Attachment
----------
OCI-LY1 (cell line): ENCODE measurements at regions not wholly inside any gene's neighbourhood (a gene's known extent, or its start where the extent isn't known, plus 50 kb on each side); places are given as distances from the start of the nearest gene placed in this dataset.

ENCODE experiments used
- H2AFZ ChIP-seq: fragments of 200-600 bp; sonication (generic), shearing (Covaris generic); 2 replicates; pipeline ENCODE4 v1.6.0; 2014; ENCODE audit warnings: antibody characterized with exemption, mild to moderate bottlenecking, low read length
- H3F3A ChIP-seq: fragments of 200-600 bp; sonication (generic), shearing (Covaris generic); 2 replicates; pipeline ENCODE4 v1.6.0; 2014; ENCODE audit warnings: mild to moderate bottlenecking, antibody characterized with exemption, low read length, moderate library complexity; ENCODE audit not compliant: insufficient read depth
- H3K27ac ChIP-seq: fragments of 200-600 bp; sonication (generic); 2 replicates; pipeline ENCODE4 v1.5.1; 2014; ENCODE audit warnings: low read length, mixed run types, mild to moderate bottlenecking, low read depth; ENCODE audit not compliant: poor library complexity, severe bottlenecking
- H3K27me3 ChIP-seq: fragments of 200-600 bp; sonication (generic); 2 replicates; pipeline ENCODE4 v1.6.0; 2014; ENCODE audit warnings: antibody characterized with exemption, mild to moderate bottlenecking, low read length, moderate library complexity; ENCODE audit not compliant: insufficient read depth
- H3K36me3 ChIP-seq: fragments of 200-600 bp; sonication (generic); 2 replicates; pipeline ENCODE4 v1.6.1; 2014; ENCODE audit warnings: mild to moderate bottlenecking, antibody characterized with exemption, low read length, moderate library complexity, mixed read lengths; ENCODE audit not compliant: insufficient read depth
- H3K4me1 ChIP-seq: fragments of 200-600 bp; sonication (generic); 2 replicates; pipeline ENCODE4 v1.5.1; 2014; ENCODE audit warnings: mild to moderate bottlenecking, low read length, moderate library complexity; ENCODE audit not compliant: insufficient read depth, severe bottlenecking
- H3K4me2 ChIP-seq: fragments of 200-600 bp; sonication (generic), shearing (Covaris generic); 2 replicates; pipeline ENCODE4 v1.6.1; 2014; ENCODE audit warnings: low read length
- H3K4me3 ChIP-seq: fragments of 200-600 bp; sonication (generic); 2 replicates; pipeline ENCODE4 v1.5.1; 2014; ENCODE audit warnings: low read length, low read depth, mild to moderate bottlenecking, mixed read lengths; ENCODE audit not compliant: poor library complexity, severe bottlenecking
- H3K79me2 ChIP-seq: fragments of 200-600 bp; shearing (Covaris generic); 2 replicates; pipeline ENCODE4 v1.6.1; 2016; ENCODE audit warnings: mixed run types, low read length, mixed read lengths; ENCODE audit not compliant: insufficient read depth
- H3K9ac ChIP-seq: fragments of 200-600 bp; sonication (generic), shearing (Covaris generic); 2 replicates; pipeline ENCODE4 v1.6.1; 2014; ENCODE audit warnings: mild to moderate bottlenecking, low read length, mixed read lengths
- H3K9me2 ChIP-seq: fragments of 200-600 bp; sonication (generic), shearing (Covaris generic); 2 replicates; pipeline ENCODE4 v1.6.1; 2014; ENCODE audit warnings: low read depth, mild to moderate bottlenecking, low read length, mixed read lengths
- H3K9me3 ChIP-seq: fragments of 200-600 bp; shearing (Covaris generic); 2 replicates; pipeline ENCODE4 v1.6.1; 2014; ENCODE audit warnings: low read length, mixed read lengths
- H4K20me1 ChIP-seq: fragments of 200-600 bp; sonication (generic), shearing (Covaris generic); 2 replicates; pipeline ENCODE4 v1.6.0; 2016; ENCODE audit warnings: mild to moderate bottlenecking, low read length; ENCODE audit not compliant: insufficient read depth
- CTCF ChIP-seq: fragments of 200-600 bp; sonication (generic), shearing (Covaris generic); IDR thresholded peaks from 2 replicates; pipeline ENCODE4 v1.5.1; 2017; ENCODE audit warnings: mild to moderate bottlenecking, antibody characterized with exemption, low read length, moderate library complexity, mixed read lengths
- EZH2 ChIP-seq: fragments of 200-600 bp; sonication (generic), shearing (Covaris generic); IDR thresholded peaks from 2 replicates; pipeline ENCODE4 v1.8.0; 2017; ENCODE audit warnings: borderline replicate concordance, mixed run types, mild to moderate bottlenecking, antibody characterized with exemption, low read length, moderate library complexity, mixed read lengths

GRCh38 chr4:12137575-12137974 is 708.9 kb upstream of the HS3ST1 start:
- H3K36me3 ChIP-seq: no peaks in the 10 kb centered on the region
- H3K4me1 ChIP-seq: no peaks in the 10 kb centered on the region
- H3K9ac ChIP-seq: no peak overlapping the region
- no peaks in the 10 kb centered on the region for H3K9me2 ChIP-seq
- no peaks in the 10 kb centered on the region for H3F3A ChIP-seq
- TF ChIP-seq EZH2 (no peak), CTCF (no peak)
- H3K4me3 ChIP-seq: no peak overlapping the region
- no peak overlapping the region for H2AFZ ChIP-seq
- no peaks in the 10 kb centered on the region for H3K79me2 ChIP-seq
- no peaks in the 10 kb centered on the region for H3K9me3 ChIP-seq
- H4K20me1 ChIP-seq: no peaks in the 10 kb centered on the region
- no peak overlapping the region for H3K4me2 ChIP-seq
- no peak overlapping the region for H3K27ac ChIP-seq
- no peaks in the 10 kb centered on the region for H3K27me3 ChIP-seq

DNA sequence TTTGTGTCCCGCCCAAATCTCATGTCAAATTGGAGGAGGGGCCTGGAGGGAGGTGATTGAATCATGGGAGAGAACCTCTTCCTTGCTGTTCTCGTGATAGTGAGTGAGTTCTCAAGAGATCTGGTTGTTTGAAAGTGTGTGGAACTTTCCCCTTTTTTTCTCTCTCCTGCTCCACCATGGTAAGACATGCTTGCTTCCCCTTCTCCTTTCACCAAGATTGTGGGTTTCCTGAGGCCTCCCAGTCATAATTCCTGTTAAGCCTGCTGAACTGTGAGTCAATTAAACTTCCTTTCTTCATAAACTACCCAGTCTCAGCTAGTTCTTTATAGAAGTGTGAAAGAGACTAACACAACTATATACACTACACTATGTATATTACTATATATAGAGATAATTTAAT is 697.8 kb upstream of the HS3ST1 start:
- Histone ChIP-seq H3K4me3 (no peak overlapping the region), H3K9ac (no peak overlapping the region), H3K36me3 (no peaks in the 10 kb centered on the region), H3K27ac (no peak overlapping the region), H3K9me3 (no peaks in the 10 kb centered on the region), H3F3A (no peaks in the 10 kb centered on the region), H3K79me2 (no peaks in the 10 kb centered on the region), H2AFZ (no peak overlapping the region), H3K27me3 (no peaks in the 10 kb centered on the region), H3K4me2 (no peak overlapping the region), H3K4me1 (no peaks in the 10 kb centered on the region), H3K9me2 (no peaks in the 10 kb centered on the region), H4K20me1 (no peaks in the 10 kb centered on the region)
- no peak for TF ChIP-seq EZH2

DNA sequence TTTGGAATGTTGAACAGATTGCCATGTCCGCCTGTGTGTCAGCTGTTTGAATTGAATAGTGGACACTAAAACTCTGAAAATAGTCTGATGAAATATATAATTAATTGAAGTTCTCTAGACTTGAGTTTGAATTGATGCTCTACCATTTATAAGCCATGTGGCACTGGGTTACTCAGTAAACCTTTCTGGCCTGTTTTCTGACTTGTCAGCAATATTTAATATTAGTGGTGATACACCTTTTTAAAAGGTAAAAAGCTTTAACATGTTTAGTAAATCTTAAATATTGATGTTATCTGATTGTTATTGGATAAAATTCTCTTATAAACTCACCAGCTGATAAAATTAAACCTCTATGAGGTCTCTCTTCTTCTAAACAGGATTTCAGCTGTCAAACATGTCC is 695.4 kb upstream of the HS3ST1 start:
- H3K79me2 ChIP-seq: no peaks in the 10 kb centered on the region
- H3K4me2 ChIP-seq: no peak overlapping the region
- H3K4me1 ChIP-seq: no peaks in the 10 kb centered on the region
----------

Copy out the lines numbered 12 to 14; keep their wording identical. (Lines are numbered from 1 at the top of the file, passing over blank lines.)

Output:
- H3K9ac ChIP-seq: fragments of 200-600 bp; sonication (generic), shearing (Covaris generic); 2 replicates; pipeline ENCODE4 v1.6.1; 2014; ENCODE audit warnings: mild to moderate bottlenecking, low read length, mixed read lengths
- H3K9me2 ChIP-seq: fragments of 200-600 bp; sonication (generic), shearing (Covaris generic); 2 replicates; pipeline ENCODE4 v1.6.1; 2014; ENCODE audit warnings: low read depth, mild to moderate bottlenecking, low read length, mixed read lengths
- H3K9me3 ChIP-seq: fragments of 200-600 bp; shearing (Covaris generic); 2 replicates; pipeline ENCODE4 v1.6.1; 2014; ENCODE audit warnings: low read length, mixed read lengths